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Posts Tagged ‘Patents’
August 28th, 2020 at 9:58 am
Image of the Day: Private R&D Dwarfs Public Funding
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As we’ve continued to highlight, Joe Biden, Bernie Sanders and others dangerously seek to weaken U.S. patent protections, which for centuries have led the world and account for the fact that the U.S. pharmaceutical sector introduces more new drugs than the rest of the world combined.  Their logic is that federal research and development funding justifies confiscation, not realizing that, as former patent attorney Abraham Lincoln once noted, the U.S. patent system added “the fuel of interest to the fire of genius.”  From our friends at AEI, a new graphic highlights again how private R&D actually dwarfs federal funding, which understandably peaked in the 1960s during the Cold War and Space Race.  It’s simply no justification for weakening America’s ongoing legacy of strong patent protections:

Private R&D Leads the Way

Private R&D Leads the Way

 

July 24th, 2020 at 4:10 pm
CFIF Opposes White House Executive Order Importing Foreign Nations’ Socialized Medicine and Drug Price Controls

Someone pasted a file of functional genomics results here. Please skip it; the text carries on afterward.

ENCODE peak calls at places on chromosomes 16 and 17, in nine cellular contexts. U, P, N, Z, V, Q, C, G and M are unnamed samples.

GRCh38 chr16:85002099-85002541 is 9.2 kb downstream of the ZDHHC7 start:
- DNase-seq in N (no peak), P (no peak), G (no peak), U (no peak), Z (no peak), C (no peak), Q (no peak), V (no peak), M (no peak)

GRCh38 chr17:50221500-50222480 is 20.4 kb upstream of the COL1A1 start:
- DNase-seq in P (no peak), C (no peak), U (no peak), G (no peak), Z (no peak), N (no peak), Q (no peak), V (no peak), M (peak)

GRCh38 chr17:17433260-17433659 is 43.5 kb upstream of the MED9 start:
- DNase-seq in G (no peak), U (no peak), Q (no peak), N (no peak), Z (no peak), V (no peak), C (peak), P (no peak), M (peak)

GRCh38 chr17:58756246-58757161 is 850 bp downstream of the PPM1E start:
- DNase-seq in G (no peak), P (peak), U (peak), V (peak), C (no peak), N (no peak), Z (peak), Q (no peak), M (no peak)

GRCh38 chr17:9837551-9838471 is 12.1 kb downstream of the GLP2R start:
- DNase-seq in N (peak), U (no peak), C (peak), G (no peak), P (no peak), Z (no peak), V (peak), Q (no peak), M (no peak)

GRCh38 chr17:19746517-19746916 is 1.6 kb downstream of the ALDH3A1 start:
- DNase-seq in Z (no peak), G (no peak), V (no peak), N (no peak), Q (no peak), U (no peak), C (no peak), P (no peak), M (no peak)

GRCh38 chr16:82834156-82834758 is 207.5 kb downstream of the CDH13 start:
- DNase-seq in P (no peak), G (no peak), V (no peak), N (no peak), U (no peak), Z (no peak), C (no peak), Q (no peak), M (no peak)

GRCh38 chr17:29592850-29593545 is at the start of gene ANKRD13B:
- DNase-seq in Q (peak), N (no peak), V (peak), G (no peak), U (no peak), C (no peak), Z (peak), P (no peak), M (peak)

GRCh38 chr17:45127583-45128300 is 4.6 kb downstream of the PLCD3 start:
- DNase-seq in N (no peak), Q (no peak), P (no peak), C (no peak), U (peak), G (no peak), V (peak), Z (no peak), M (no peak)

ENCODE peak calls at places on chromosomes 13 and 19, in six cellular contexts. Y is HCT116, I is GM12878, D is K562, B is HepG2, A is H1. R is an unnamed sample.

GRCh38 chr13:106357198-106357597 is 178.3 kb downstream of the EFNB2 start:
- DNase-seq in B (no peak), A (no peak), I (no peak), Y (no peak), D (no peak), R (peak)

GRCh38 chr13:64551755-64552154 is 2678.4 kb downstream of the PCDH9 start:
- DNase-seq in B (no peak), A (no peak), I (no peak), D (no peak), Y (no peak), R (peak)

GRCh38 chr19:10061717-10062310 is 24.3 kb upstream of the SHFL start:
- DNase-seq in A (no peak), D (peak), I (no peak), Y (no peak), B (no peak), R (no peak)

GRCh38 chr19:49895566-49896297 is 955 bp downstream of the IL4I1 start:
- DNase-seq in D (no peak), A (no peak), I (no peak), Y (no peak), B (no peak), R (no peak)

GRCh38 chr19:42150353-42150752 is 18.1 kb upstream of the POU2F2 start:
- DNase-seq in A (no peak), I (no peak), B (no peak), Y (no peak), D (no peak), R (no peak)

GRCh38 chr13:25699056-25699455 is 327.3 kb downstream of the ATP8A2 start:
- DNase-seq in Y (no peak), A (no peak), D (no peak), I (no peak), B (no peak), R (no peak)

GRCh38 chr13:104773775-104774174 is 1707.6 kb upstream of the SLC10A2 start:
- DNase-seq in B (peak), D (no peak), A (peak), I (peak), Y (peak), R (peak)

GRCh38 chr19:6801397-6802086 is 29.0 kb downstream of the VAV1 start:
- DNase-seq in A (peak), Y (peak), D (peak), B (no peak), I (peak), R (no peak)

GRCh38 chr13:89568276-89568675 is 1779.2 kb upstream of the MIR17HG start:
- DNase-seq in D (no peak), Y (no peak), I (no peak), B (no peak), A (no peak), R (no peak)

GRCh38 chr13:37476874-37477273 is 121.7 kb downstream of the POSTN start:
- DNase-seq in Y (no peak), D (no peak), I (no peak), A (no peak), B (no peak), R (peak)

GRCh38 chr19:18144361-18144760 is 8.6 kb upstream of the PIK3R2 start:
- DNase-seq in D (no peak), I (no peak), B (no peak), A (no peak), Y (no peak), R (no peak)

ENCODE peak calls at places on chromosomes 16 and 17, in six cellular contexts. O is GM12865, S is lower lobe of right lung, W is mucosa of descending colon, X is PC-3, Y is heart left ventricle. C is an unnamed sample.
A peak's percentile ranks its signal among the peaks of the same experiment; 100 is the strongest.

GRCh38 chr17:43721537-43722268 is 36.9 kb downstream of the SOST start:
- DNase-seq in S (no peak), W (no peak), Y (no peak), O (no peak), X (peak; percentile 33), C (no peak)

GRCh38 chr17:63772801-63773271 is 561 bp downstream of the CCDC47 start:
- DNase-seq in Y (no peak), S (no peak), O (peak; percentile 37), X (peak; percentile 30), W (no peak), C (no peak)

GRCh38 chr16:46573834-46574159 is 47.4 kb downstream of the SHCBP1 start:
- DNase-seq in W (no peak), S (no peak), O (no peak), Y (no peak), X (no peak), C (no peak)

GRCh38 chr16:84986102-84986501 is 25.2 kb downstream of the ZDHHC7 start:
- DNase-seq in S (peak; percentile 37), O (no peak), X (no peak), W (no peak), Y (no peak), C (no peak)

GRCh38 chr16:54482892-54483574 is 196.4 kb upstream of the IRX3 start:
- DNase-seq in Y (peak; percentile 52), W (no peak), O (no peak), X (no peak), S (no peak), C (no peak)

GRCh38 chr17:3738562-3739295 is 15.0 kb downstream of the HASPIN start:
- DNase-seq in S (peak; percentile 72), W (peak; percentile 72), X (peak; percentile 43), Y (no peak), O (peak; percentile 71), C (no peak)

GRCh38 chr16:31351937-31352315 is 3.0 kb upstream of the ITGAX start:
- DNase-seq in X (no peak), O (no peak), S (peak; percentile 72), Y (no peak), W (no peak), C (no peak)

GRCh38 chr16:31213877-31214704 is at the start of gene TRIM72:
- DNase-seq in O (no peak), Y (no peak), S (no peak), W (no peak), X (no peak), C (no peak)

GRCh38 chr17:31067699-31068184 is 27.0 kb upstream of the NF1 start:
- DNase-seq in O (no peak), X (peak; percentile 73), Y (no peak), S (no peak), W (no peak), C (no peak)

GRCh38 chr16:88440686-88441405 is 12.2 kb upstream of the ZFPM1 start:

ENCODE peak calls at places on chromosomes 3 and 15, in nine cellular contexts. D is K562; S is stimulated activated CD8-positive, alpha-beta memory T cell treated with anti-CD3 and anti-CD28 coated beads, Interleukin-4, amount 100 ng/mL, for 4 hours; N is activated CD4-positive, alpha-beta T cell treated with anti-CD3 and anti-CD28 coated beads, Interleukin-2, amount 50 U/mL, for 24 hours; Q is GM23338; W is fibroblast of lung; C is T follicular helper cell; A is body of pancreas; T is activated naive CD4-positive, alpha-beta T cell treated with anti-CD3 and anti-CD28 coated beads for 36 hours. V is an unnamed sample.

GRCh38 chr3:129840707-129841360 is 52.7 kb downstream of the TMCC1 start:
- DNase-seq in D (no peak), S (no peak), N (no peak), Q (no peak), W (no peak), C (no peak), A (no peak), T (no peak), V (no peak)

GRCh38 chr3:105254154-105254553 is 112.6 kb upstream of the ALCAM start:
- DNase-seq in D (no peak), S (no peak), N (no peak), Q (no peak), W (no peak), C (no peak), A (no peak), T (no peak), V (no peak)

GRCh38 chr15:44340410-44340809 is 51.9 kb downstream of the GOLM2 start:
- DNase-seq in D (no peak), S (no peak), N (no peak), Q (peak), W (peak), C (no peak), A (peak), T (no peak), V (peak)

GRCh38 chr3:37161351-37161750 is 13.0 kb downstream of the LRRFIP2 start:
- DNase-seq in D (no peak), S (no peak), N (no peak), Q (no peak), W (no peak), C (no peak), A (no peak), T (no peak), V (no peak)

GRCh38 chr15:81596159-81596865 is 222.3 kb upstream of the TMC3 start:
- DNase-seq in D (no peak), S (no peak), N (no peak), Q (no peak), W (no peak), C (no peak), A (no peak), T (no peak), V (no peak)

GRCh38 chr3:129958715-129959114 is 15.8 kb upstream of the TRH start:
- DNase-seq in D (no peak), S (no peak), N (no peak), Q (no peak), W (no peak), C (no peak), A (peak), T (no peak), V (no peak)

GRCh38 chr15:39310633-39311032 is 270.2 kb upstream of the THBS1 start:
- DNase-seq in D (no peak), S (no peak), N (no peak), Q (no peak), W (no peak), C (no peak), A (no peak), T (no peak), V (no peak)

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Regrettably, the White House today announced an executive order that effectively imports drug price controls from foreign nations with socialized healthcare systems.  We at CFIF strongly oppose the order and encourage immediate reconsideration.  Below is CFIF President Jeffrey Mazzella’s statement:

“Price controls simply do not work, regardless of the product targeted or the location they’re attempted, and real-world experience establishes that pharmaceutical price controls are no different.  The new executive order would impose what’s known as an International Pricing Index (IPI) for U.S. drugs administered by the federal government, meaning that foreign governments’ drug price controls would suddenly control our own reimbursement rates.  That would upend our current system, which has actually already reduced the cost of the 50 most popular Medicare Part B drugs sold by approximately 1%.  Our current system already includes the discounts negotiated between hospitals, healthcare plans and payers.  In contrast, foreign governments whose price control schemes we would import don’t negotiate, but instead dictate prices while threatening to violate patent rights and employ a ‘take it or leave it’ approach.